[6]:

Text(0, 0.5, 'Error norm')


And here is the recall of the learned associations compared to the target colors:

[7]:

plt.figure()
ax = plt.subplot(2, 1, 1)
ax.set_prop_cycle(matplotlib_color_cycle)
plt.plot(sim.trange(), spa.similarity(sim.data[p_target], vocab_colors))
plt.ylim(bottom=0)
plt.title("Target colors")
plt.ylabel("Similarity")

ax = plt.subplot(2, 1, 2, sharex=ax, sharey=ax)
ax.set_prop_cycle(matplotlib_color_cycle)
plt.plot(sim.trange(), spa.similarity(sim.data[p_post_state], vocab_colors))
plt.xlim(learn_for_seconds, run_for_seconds)
plt.title("Recalled colors")
plt.xlabel("time [s]")
plt.ylabel("Similarity")
plt.tight_layout()


### Considerations¶

This approach allows for full connectivity between the two State modules. Thus, any linear transform could be learned in theory.

However, single ensembles representing large dimensionalities need much more neurons to achieve the same representational accuracy compared to multiple ensembles, where each only represents a subset of all dimensions. Additionally, the model build time and memory usage can be a problem with such large ensembles.

## Method 2: Create multiple, pairwise connections between the state ensembles¶

Instead of configuring the State modules to use only a single ensemble, we can use the default configuration with multiple ensembles and create a separate connection between each pair of ensembles in the pre-synaptic and post-synaptic State. This can be done with a simple for loop and using zip to create the appropriate ensemble pairs. In addition, we need to connect the error signal analogously.

[8]:

with spa.Network() as model:
# Inputs to the model
item = spa.Transcode(
lambda t: vocab_fruits[current_item(t)], output_vocab=vocab_fruits
)
target = spa.Transcode(
lambda t: vocab_colors[current_target(t)], output_vocab=vocab_colors
)

# States/ensembles for learning
pre_state = spa.State(vocab_fruits)
post_state = spa.State(vocab_colors)
error = spa.State(vocab_colors)

# Setup the item input and error signals
item >> pre_state
-post_state >> error
target >> error

# Create pairwise learning connections with randomly initialized weights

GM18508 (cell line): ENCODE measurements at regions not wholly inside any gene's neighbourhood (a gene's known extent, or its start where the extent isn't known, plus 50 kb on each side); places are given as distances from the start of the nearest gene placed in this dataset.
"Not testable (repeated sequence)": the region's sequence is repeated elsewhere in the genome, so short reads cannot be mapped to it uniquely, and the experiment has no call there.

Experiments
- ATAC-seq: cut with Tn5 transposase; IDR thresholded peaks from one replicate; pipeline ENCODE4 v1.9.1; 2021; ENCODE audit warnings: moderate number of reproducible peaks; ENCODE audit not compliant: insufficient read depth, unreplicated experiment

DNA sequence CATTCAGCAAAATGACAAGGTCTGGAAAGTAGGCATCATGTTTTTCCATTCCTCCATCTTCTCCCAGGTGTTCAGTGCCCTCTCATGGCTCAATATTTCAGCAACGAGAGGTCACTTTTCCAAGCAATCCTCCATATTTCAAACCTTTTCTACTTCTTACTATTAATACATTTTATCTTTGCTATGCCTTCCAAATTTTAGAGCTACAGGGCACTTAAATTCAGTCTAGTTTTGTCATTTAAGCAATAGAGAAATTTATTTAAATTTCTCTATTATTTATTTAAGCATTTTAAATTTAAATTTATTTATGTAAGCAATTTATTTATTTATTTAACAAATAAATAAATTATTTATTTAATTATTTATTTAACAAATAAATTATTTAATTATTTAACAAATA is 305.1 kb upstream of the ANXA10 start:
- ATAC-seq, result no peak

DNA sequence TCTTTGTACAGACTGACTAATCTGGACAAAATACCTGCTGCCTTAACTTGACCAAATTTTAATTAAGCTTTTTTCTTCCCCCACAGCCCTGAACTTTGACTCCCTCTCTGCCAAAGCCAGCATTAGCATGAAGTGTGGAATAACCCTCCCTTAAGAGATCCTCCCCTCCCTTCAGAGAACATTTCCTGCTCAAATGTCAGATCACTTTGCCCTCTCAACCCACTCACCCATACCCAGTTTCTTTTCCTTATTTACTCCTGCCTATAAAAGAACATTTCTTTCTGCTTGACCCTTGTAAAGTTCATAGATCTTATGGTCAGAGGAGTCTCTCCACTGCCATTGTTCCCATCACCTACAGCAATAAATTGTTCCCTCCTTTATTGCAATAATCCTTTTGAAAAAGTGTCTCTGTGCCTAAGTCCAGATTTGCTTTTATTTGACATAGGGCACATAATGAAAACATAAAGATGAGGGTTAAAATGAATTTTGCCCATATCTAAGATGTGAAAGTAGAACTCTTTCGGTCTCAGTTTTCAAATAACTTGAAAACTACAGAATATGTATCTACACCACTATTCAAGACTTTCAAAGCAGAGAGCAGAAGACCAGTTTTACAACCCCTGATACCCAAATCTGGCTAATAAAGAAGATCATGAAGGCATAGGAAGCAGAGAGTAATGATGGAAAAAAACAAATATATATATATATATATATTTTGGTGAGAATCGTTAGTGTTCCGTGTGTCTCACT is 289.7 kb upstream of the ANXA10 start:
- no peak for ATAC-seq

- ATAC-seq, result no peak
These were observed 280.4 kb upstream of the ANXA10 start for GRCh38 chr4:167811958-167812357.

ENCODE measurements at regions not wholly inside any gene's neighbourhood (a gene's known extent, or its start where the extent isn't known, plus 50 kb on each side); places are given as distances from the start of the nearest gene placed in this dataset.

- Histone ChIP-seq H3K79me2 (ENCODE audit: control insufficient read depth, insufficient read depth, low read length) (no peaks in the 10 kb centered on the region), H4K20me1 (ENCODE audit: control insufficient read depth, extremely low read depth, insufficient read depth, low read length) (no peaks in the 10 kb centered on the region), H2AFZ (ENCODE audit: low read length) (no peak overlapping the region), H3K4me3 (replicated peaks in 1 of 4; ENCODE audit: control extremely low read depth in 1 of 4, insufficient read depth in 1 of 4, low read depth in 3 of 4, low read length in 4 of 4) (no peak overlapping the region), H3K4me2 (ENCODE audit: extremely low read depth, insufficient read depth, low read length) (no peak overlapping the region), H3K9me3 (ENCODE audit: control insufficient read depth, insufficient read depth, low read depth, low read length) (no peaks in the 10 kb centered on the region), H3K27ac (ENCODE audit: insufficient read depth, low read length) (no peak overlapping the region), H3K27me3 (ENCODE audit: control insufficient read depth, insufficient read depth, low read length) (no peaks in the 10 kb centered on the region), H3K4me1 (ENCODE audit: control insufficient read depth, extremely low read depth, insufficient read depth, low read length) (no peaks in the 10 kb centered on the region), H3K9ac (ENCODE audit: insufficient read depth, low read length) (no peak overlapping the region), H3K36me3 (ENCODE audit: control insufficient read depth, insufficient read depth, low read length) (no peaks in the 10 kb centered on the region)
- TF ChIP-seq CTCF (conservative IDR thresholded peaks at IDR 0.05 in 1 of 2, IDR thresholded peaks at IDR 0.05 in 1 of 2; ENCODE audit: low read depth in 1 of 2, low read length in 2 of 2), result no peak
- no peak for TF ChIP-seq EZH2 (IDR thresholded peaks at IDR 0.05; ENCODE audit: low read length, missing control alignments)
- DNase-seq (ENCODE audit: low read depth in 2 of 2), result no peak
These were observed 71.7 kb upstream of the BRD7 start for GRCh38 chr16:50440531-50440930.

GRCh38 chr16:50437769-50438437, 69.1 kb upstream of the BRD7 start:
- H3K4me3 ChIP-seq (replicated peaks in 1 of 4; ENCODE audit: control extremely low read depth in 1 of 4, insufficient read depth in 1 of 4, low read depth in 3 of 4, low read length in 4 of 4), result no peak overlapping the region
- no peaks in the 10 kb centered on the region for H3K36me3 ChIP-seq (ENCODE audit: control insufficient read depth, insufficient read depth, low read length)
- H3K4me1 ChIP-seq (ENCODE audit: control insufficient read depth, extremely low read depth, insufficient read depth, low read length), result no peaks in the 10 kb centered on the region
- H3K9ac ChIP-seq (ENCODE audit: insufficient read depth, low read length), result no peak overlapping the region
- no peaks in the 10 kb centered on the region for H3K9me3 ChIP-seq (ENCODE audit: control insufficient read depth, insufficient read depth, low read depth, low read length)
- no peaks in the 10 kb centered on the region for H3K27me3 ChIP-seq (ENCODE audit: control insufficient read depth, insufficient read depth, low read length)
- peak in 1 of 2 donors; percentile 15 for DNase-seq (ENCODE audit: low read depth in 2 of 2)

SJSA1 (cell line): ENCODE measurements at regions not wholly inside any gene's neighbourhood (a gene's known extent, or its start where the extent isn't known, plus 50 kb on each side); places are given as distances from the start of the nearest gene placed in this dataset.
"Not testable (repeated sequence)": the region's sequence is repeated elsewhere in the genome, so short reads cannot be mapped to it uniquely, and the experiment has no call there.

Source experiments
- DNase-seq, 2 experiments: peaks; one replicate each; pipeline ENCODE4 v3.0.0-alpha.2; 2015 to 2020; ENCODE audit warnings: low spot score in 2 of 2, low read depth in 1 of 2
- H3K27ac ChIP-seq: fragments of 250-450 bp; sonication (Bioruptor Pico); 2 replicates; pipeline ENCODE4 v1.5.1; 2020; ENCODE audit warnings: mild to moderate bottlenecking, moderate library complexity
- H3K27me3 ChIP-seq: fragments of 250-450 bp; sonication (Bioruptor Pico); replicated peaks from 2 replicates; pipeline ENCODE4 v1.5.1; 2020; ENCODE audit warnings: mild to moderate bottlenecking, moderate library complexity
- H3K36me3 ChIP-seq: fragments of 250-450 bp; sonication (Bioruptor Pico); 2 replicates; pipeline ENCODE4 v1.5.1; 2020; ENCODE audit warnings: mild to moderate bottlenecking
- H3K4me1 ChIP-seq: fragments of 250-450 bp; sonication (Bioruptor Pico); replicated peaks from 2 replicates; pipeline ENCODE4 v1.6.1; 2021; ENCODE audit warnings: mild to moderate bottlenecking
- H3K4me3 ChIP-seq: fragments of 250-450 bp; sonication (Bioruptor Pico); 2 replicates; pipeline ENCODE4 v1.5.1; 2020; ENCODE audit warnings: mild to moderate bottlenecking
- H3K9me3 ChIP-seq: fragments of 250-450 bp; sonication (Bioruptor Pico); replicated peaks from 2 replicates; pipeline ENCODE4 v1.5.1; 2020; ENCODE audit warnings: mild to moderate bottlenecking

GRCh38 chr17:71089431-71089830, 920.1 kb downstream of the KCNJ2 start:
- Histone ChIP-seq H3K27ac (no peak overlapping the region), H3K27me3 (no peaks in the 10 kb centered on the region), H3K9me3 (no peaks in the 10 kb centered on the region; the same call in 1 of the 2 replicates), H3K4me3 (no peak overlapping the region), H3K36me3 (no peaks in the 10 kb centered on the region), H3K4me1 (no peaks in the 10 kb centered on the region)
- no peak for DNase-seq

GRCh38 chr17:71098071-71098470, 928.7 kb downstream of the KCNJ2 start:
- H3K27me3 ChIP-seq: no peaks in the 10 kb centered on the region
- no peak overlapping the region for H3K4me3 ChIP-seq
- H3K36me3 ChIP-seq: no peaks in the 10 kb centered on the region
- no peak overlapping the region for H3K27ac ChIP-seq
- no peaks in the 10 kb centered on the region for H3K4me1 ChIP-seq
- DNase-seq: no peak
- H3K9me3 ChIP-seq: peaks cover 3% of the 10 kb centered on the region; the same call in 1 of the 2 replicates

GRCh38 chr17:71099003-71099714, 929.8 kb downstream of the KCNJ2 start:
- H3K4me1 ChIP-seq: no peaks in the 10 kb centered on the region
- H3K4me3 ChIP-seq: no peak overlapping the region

for pre_ensemble, post_ensemble, error_ensemble in zip(
pre_state.all_ensembles, post_state.all_ensembles, error.all_ensembles
):
learning_connection = nengo.Connection(
pre_ensemble,
post_ensemble,
function=lambda x, post_ensemble=post_ensemble: np.random.random(
post_ensemble.dimensions
),
learning_rule_type=nengo.PES(0.00015),
)
nengo.Connection(
error_ensemble, learning_connection.learning_rule, transform=-1
)

# Suppress learning in the final iteration to test recall
is_recall_node = nengo.Node(is_recall)
for ens in error.all_ensembles:
nengo.Connection(
is_recall_node, ens.neurons, transform=-100 * np.ones((ens.n_neurons, 1))
)

# Probes to record simulation data
p_target = nengo.Probe(target.output)
p_error = nengo.Probe(error.output, synapse=0.01)
p_post_state = nengo.Probe(post_state.output, synapse=0.01)

[9]:

with nengo.Simulator(
model,
) as sim:
sim.run(run_for_seconds)


We can look at the error signal again as a sanity check:

[10]:

plt.figure()
plt.plot(sim.trange(), np.linalg.norm(sim.data[p_error], axis=1))
plt.xlim(0, learn_for_seconds)
plt.ylim(bottom=0)
plt.title("Error signal")
plt.xlabel("Time [s]")
plt.ylabel("Error norm")

[10]:

Text(0, 0.5, 'Error norm')


The recall of the learned associations:

[11]:

plt.figure()
ax = plt.subplot(2, 1, 1)
ax.set_prop_cycle(matplotlib_color_cycle)
plt.plot(sim.trange(), spa.similarity(sim.data[p_target], vocab_colors))
plt.ylim(bottom=0)
plt.title("Target colors")
plt.ylabel("Similarity")

ax = plt.subplot(2, 1, 2, sharex=ax, sharey=ax)
ax.set_prop_cycle(matplotlib_color_cycle)
plt.plot(sim.trange(), spa.similarity(sim.data[p_post_state], vocab_colors))
plt.xlim(learn_for_seconds, run_for_seconds)
plt.title("Recalled colors")
plt.xlabel("time [s]")
plt.ylabel("Similarity")
plt.tight_layout()


### Considerations¶

By using the default ensemble configuration, this approach scales better with regards to build time and representational accuracy. However, the space of potentially learnable functions is limited. Only connectivity matrices with a block diagonal structure can be learned. It is not possible to learn a connection from the $$n$$-th pre-ensemble to the $$m$$-th post-ensemble for $$n \neq m$$. This can be fine for certain use cases, such as learning associations, but might not be fine for other use cases. For example, learning the involution is probably not possible with this approach as it requires reversing most of the vector.